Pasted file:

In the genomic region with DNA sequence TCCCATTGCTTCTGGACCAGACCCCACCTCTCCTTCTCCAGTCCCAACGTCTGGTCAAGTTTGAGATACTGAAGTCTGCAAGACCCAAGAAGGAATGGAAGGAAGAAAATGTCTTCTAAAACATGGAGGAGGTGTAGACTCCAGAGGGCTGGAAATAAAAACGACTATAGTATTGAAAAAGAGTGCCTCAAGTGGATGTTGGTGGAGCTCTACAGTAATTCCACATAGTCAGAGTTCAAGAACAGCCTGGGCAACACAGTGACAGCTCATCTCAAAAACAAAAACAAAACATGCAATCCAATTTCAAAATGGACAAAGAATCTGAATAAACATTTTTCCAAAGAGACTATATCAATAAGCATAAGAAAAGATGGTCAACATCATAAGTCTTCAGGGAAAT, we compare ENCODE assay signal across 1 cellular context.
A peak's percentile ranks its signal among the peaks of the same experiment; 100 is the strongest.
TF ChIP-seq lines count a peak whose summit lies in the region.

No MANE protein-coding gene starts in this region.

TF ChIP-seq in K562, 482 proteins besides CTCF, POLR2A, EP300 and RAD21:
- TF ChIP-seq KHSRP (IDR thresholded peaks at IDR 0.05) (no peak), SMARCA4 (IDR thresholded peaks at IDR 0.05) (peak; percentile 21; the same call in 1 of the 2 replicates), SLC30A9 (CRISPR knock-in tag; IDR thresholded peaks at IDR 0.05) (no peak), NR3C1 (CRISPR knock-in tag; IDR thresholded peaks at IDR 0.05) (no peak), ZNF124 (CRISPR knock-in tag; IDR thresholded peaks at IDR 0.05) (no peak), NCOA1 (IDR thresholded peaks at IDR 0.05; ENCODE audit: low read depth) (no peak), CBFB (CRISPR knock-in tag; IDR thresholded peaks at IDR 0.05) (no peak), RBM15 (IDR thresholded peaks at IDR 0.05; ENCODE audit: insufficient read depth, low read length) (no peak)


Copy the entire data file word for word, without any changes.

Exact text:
In the genomic region with DNA sequence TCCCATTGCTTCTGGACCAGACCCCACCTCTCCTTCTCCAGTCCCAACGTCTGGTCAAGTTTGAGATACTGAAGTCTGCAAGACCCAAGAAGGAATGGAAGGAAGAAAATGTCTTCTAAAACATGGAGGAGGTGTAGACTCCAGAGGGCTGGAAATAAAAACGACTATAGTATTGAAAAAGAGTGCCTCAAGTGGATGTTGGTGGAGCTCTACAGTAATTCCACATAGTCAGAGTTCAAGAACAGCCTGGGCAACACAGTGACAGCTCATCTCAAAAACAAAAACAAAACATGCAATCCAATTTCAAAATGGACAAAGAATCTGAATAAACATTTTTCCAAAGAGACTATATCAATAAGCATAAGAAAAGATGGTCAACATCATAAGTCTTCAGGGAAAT, we compare ENCODE assay signal across 1 cellular context.
A peak's percentile ranks its signal among the peaks of the same experiment; 100 is the strongest.
TF ChIP-seq lines count a peak whose summit lies in the region.

No MANE protein-coding gene starts in this region.

TF ChIP-seq in K562, 482 proteins besides CTCF, POLR2A, EP300 and RAD21:
- TF ChIP-seq KHSRP (IDR thresholded peaks at IDR 0.05) (no peak), SMARCA4 (IDR thresholded peaks at IDR 0.05) (peak; percentile 21; the same call in 1 of the 2 replicates), SLC30A9 (CRISPR knock-in tag; IDR thresholded peaks at IDR 0.05) (no peak), NR3C1 (CRISPR knock-in tag; IDR thresholded peaks at IDR 0.05) (no peak), ZNF124 (CRISPR knock-in tag; IDR thresholded peaks at IDR 0.05) (no peak), NCOA1 (IDR thresholded peaks at IDR 0.05; ENCODE audit: low read depth) (no peak), CBFB (CRISPR knock-in tag; IDR thresholded peaks at IDR 0.05) (no peak), RBM15 (IDR thresholded peaks at IDR 0.05; ENCODE audit: insufficient read depth, low read length) (no peak)